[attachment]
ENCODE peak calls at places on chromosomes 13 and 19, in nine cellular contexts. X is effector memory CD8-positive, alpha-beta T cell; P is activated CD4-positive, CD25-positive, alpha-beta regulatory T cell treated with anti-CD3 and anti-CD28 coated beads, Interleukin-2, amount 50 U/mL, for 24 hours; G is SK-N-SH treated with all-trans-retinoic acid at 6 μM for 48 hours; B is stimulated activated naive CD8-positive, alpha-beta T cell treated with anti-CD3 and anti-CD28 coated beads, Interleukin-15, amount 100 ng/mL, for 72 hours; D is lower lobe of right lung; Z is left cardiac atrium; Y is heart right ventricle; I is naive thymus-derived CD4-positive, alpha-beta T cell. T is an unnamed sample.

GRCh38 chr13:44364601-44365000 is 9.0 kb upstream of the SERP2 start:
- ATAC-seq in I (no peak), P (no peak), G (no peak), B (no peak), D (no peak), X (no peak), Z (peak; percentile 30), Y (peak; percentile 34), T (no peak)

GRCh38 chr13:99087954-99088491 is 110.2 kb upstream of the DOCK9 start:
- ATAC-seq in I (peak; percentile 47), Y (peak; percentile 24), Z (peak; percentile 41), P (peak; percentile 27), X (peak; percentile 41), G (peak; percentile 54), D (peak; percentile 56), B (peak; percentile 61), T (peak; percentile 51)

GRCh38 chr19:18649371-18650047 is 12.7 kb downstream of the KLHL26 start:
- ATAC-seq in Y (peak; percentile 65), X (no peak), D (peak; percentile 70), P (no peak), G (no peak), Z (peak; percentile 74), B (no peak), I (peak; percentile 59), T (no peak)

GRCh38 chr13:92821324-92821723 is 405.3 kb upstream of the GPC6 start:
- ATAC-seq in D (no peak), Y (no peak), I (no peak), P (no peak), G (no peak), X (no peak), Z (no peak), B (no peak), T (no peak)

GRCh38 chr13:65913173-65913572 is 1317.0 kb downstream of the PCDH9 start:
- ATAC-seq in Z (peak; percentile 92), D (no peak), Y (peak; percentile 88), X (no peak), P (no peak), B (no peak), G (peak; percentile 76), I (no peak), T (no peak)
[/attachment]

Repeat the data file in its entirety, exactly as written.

ENCODE peak calls at places on chromosomes 13 and 19, in nine cellular contexts. X is effector memory CD8-positive, alpha-beta T cell; P is activated CD4-positive, CD25-positive, alpha-beta regulatory T cell treated with anti-CD3 and anti-CD28 coated beads, Interleukin-2, amount 50 U/mL, for 24 hours; G is SK-N-SH treated with all-trans-retinoic acid at 6 μM for 48 hours; B is stimulated activated naive CD8-positive, alpha-beta T cell treated with anti-CD3 and anti-CD28 coated beads, Interleukin-15, amount 100 ng/mL, for 72 hours; D is lower lobe of right lung; Z is left cardiac atrium; Y is heart right ventricle; I is naive thymus-derived CD4-positive, alpha-beta T cell. T is an unnamed sample.

GRCh38 chr13:44364601-44365000 is 9.0 kb upstream of the SERP2 start:
- ATAC-seq in I (no peak), P (no peak), G (no peak), B (no peak), D (no peak), X (no peak), Z (peak; percentile 30), Y (peak; percentile 34), T (no peak)

GRCh38 chr13:99087954-99088491 is 110.2 kb upstream of the DOCK9 start:
- ATAC-seq in I (peak; percentile 47), Y (peak; percentile 24), Z (peak; percentile 41), P (peak; percentile 27), X (peak; percentile 41), G (peak; percentile 54), D (peak; percentile 56), B (peak; percentile 61), T (peak; percentile 51)

GRCh38 chr19:18649371-18650047 is 12.7 kb downstream of the KLHL26 start:
- ATAC-seq in Y (peak; percentile 65), X (no peak), D (peak; percentile 70), P (no peak), G (no peak), Z (peak; percentile 74), B (no peak), I (peak; percentile 59), T (no peak)

GRCh38 chr13:92821324-92821723 is 405.3 kb upstream of the GPC6 start:
- ATAC-seq in D (no peak), Y (no peak), I (no peak), P (no peak), G (no peak), X (no peak), Z (no peak), B (no peak), T (no peak)

GRCh38 chr13:65913173-65913572 is 1317.0 kb downstream of the PCDH9 start:
- ATAC-seq in Z (peak; percentile 92), D (no peak), Y (peak; percentile 88), X (no peak), P (no peak), B (no peak), G (peak; percentile 76), I (no peak), T (no peak)